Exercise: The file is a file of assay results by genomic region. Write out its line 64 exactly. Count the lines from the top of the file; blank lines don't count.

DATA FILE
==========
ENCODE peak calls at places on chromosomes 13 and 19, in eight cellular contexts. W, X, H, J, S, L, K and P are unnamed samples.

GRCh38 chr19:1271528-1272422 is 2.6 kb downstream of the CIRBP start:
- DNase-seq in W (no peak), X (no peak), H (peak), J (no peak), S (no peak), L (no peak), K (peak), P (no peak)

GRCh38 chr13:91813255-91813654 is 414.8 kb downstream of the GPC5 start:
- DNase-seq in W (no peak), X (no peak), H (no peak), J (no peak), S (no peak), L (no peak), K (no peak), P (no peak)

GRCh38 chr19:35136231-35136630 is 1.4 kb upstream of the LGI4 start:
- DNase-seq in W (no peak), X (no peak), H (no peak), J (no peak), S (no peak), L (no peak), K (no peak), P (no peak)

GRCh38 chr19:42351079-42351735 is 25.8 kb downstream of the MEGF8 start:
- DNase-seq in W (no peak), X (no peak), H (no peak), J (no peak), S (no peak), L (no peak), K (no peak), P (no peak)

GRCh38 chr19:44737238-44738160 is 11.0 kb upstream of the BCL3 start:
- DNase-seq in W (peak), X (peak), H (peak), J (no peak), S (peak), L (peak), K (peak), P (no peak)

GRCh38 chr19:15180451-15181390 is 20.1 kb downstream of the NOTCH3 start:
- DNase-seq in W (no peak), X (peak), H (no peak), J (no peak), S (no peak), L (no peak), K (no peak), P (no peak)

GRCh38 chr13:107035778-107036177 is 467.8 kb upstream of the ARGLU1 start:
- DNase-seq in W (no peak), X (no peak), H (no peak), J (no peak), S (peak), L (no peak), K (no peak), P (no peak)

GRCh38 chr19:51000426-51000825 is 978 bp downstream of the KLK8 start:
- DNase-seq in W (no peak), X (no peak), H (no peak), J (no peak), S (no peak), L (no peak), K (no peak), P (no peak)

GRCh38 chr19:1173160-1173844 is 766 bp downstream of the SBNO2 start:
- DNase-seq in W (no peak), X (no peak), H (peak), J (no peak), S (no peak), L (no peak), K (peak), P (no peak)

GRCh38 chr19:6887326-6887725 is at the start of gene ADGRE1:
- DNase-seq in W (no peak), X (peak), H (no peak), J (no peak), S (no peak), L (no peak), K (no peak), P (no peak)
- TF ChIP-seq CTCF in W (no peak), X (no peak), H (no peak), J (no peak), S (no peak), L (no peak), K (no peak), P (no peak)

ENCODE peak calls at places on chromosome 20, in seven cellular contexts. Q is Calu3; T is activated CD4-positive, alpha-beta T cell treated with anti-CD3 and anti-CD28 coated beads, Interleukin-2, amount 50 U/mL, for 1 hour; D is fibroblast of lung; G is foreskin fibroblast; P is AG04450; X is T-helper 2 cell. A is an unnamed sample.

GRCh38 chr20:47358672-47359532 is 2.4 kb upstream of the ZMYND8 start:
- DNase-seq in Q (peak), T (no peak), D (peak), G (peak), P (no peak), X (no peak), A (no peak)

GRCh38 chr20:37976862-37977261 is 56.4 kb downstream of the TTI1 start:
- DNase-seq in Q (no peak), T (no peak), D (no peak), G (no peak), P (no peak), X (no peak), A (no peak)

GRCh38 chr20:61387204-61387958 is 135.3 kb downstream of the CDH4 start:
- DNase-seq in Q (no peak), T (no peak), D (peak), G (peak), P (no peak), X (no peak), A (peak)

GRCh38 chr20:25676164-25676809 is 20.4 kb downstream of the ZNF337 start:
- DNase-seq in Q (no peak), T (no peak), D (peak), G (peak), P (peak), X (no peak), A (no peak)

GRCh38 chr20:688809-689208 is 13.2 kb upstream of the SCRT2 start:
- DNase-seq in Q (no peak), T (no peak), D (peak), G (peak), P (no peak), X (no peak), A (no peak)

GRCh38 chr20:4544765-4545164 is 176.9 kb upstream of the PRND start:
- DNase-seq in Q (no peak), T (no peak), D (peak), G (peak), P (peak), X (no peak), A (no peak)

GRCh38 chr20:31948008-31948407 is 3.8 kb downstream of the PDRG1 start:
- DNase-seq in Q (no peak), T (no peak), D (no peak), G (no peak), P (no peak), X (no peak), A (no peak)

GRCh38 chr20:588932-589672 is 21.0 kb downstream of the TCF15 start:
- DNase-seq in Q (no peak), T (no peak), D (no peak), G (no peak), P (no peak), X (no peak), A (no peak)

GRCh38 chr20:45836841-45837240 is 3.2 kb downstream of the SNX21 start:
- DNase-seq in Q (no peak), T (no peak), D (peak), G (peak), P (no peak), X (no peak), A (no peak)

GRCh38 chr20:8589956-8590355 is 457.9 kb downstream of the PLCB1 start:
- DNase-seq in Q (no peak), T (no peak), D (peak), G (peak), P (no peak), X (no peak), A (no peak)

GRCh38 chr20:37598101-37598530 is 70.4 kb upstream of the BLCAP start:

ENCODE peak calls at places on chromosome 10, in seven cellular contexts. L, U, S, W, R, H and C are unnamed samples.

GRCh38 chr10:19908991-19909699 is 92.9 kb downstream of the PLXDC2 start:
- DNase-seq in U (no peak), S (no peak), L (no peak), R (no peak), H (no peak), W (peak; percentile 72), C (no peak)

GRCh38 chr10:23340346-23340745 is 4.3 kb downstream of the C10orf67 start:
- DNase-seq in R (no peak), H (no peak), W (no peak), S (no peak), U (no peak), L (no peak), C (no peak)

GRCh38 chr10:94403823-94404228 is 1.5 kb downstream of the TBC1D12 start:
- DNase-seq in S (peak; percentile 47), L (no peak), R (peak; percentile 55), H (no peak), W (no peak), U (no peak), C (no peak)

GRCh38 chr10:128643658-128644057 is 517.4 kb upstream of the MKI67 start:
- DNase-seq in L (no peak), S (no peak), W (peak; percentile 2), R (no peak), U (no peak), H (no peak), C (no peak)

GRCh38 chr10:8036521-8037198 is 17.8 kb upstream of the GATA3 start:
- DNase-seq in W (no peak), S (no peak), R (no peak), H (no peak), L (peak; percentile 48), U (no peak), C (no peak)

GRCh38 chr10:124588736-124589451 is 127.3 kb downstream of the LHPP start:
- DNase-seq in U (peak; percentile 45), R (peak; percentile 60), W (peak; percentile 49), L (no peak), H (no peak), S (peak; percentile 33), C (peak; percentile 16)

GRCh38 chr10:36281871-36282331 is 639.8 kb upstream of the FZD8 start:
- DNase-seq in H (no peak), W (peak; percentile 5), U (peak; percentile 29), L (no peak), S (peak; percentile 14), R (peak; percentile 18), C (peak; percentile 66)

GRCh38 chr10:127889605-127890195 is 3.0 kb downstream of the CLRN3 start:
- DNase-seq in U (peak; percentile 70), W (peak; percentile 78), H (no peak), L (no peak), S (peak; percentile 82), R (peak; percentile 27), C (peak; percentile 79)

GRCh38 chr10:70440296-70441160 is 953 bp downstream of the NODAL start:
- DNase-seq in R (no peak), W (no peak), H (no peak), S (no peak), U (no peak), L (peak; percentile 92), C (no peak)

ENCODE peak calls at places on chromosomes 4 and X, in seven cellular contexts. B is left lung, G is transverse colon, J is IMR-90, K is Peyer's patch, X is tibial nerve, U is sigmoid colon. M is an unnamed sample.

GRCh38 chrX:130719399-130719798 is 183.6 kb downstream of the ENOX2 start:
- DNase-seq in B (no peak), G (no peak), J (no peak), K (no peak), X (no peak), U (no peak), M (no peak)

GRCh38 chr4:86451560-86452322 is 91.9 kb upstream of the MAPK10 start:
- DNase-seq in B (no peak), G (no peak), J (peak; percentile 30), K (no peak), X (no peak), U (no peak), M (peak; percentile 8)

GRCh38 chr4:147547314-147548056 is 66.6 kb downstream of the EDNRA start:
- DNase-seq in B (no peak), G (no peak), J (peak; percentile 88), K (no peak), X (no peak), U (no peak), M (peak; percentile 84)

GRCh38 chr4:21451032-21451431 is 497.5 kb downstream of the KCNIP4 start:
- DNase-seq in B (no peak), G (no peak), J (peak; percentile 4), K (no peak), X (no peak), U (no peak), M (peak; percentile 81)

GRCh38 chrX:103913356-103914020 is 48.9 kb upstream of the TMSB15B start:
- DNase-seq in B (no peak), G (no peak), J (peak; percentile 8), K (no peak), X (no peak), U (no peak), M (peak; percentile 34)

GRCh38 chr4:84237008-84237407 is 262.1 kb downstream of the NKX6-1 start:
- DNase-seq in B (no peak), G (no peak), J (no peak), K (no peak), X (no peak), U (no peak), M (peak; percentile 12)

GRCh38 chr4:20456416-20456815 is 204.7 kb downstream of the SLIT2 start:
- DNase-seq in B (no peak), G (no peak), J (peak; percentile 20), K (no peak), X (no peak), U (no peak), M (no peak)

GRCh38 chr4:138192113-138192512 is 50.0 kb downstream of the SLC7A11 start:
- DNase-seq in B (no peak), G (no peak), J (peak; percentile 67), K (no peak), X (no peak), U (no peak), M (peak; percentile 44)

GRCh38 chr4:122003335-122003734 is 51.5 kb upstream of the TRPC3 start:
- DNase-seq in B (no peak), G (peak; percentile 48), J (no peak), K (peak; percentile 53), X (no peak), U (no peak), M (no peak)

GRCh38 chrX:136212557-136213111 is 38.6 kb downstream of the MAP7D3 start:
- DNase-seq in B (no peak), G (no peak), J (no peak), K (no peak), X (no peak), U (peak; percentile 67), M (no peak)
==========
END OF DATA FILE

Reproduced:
ENCODE peak calls at places on chromosomes 4 and X, in seven cellular contexts. B is left lung, G is transverse colon, J is IMR-90, K is Peyer's patch, X is tibial nerve, U is sigmoid colon. M is an unnamed sample.